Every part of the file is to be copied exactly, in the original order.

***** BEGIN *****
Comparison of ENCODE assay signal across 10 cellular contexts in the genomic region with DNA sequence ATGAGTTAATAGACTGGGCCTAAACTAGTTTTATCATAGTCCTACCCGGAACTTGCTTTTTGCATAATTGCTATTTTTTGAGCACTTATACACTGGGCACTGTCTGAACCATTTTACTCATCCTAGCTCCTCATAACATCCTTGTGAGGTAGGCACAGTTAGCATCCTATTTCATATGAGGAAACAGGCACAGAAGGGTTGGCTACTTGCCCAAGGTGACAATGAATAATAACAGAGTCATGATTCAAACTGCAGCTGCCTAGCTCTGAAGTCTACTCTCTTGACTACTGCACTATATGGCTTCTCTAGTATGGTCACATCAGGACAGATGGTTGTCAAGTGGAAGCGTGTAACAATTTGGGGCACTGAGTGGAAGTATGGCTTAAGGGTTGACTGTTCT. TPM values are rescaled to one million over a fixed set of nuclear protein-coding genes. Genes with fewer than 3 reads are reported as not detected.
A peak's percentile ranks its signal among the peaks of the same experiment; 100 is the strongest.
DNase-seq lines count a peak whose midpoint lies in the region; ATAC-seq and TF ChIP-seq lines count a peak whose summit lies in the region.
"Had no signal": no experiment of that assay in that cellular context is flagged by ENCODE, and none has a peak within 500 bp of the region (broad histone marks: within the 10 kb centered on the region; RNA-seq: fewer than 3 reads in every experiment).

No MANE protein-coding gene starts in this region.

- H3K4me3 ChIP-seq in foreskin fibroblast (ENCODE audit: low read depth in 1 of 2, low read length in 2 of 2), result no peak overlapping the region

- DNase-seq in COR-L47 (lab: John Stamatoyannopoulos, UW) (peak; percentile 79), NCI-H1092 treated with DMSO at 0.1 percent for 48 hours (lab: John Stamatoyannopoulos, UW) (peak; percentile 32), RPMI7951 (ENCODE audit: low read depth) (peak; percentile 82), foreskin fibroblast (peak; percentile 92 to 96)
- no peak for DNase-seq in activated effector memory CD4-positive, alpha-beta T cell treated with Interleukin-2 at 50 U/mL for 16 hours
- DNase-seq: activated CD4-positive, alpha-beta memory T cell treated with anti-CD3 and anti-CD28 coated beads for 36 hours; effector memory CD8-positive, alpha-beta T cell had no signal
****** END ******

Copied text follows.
Comparison of ENCODE assay signal across 10 cellular contexts in the genomic region with DNA sequence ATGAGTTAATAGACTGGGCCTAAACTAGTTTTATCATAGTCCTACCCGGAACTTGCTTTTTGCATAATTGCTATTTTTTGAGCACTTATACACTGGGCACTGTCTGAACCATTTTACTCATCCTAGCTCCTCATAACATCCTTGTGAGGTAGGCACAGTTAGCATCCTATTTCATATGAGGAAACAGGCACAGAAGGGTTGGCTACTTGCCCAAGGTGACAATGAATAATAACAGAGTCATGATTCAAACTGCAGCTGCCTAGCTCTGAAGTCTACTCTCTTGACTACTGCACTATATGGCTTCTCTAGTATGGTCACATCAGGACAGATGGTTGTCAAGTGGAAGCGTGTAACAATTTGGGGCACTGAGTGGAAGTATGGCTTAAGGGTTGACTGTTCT. TPM values are rescaled to one million over a fixed set of nuclear protein-coding genes. Genes with fewer than 3 reads are reported as not detected.
A peak's percentile ranks its signal among the peaks of the same experiment; 100 is the strongest.
DNase-seq lines count a peak whose midpoint lies in the region; ATAC-seq and TF ChIP-seq lines count a peak whose summit lies in the region.
"Had no signal": no experiment of that assay in that cellular context is flagged by ENCODE, and none has a peak within 500 bp of the region (broad histone marks: within the 10 kb centered on the region; RNA-seq: fewer than 3 reads in every experiment).

No MANE protein-coding gene starts in this region.

- H3K4me3 ChIP-seq in foreskin fibroblast (ENCODE audit: low read depth in 1 of 2, low read length in 2 of 2), result no peak overlapping the region

- DNase-seq in COR-L47 (lab: John Stamatoyannopoulos, UW) (peak; percentile 79), NCI-H1092 treated with DMSO at 0.1 percent for 48 hours (lab: John Stamatoyannopoulos, UW) (peak; percentile 32), RPMI7951 (ENCODE audit: low read depth) (peak; percentile 82), foreskin fibroblast (peak; percentile 92 to 96)
- no peak for DNase-seq in activated effector memory CD4-positive, alpha-beta T cell treated with Interleukin-2 at 50 U/mL for 16 hours
- DNase-seq: activated CD4-positive, alpha-beta memory T cell treated with anti-CD3 and anti-CD28 coated beads for 36 hours; effector memory CD8-positive, alpha-beta T cell had no signal